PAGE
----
Glenn Eller competes in the Trap Men's Final at the 52nd ISSF World Championshipon Sept. 3, 2018 in Changwon, Republic of Korea.
Growing up in Texas, Glenn Eller first started knocking down sporting clays with a shotgun when he was 8 years old. By the time he turned 15, Eller had set his sights on one day making the U.S. Olympic Team.
Up until those Olympic aspirations, Eller shot both trap and double trap. But with the Olympic Games Sydney 2000 around the corner, Eller went strictly with double trap.
“I knew I wanted to focus on just one and start winning,” Eller said.
That approach worked, as Eller qualified for the Sydney Games at age 18 and placed 12th. And the approach continued working for the next 16 years, as Eller competed in four more Games, winning the 2008 Olympic gold medal along the way, and became the first American male in the shotgun discipline to compete in five different Olympics.
But after the 2016 Games in Rio, Eller was forced to change course.
With double trap being eliminated from the Olympic program for 2020, Eller is now gunning for a sixth Olympics, but this time back in trap.
The casual Olympic observer might not know any major differences in the events other than the shooter trying to knock down one target instead of two. But the changes go beyond just the number of targets flying through the air.
“In doubles the targets would go a little slower because there were two of them,” said Eller, now 37. “A good score in doubles would be anything over 140. Now, the targets are faster, there are bigger angles and bigger speed differences, and a good score now is 120 and up.”
Then there’s the length of matches. Whereas double trap events typically started and ended the same day, trap is a four-day event for men’s shooters, Eller said. The men get practice rounds for two days, and then start competition on the third day and finish on the fourth day.
Plus, with the elimination of double trap in this Olympic quad, there’s also now a crowded field joining the trap shooters.
American men haven’t qualified for trap in the Olympics since 2008, but Eller has pedigree of getting to the biggest stage in his sport.
After his Olympic debut in 2000, Eller made the 2004 team that competed in the Athens Games, where he finished 17th. Wanting an extra edge, Eller joined the U.S. Army Marksmanship program in late 2006, where he trains daily on the shooting range.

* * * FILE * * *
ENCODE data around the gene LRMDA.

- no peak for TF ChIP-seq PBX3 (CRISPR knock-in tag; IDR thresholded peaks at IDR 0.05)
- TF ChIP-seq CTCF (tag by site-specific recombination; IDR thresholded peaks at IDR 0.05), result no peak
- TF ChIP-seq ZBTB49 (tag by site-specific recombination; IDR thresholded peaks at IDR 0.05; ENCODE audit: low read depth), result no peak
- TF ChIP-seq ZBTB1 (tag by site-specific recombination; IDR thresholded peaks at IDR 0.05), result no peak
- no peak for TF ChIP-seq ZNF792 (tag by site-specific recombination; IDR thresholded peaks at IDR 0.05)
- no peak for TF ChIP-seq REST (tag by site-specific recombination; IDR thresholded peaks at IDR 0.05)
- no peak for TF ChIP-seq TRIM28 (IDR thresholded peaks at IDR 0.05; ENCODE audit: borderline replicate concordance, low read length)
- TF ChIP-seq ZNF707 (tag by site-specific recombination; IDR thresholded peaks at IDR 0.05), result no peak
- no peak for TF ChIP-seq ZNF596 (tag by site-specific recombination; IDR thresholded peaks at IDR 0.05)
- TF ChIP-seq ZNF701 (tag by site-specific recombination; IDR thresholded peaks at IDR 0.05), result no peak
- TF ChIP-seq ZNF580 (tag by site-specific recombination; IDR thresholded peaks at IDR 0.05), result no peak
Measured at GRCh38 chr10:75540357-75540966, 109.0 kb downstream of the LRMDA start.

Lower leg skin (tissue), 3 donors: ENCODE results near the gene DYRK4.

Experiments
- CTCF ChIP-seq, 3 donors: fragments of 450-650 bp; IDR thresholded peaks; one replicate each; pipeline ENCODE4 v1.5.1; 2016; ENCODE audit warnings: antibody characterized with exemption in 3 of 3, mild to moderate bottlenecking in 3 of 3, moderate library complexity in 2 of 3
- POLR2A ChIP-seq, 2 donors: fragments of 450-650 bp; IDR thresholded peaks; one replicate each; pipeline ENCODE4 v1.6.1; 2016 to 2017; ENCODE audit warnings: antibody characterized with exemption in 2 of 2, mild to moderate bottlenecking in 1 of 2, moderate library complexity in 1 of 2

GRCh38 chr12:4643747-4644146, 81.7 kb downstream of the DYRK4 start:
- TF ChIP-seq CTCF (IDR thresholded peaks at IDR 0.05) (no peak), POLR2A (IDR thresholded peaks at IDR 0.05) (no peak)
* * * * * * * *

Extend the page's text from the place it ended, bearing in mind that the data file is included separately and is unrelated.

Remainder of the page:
The training paid quick dividends as Eller won a gold medal at the 2008 Beijing Games. He placed 22nd at the 2012 London Games and 14th in Rio.
Along the way, Eller, who still trains in Georgia, has also risen the Army ranks to become Sgt. 1st Class.
Eller will compete this weekend and early next week in Acapulco, Mexico, where he’s aiming to secure a 2020 Olympic quota for Team USA. A quota guarantees a country a spot in a specific Olympic events, and countries can earn up to two per shooting event. Once quotas are won — two quotas are awarded at each of the four 2019 world cups, and two at this summer’s Pan American Games — Eller will try to put his name on one of them and win a spot for a sixth Olympic team, which would extend his American streak.
Making the move to trap wasn’t so smooth at first, as Eller finished 45th at his first trap world cup event in 2018. But he quickly recouped and by the end of the season finished sixth at the world championships and third at the Championship of the Americas. He narrowly missed out on a quota both times, with four awarded at worlds and two at Championship of the Americas.
“I’ve been staying really consistent lately and I’ve been in the top six lately,” Eller said.
Even though he said he gets frustrated on some days making the switch from the slower double trap to the faster singles, he said his eyes have begun training on targets more rapidly and that he’s getting used to the bigger angles.
“Everyday I’m working, and it’s almost all visual,” Eller said. “I’m seeing my targets the best I can. I’m moving the gun more efficiently and adjusting to the speed, angle and distance. Things happen really fast.”
Eller doesn’t plan to hang up Olympic aspirations after just 2020. He said another four-year cycle through the 2024 Games would take him to 18 years of Army service for potential retirement, but he said a shot at the 2028 Games in Los Angeles isn’t out of the realm, either.
“There’s still a lot of competition out there, not just this summer and getting ready for 2020, but there’s 2024 and then we’ll see after that,” Eller said. “I might give LA a go, too. We’ll just have to wait and see.”